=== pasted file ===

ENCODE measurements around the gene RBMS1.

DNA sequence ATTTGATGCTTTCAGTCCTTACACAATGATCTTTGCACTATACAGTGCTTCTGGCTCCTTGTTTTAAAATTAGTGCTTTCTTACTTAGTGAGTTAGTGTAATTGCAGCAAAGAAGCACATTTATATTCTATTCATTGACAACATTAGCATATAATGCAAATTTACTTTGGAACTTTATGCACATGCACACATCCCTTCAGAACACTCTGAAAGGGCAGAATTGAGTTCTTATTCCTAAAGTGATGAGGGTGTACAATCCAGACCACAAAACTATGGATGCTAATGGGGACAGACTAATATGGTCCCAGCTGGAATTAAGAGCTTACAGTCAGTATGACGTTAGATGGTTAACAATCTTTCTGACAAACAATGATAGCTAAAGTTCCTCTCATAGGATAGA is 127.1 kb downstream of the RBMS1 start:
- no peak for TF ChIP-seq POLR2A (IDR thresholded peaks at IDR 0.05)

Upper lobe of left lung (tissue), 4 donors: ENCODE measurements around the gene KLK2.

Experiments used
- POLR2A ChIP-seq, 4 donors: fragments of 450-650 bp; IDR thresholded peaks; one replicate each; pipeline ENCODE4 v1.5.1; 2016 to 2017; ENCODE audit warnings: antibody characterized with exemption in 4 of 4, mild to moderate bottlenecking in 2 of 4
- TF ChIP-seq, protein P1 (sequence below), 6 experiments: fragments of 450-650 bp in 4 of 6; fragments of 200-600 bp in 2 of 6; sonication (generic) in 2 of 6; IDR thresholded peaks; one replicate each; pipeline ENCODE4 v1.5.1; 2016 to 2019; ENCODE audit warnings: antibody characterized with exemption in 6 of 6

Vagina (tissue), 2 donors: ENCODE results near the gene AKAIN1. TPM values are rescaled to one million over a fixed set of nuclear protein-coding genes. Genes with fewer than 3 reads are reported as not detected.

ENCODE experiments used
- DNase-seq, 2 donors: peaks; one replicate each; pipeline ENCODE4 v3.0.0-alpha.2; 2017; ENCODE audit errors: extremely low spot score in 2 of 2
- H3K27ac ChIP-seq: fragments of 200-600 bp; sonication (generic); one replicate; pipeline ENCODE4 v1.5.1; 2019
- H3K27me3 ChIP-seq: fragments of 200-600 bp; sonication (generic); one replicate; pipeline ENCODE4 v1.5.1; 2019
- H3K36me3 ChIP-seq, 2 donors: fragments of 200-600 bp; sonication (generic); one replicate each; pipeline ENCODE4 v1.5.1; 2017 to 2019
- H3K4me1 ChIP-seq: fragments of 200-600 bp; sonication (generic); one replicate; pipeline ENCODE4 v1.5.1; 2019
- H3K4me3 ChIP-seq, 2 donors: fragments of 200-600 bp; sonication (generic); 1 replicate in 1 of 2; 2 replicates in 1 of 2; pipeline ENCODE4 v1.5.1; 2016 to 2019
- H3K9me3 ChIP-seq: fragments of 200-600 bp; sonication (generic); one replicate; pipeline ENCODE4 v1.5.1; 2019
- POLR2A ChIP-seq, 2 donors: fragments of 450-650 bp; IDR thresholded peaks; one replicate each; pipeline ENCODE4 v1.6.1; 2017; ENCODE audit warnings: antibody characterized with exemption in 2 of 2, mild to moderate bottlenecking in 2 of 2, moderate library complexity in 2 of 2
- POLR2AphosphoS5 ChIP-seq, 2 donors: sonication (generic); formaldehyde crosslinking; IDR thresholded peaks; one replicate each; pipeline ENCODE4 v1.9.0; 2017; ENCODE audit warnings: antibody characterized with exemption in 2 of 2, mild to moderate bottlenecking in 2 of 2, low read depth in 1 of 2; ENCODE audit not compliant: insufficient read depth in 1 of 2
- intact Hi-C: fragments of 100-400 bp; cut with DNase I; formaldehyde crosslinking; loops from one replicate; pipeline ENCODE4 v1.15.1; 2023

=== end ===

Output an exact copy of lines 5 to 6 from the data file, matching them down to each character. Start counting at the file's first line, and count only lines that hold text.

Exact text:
Experiments used
- POLR2A ChIP-seq, 4 donors: fragments of 450-650 bp; IDR thresholded peaks; one replicate each; pipeline ENCODE4 v1.5.1; 2016 to 2017; ENCODE audit warnings: antibody characterized with exemption in 4 of 4, mild to moderate bottlenecking in 2 of 4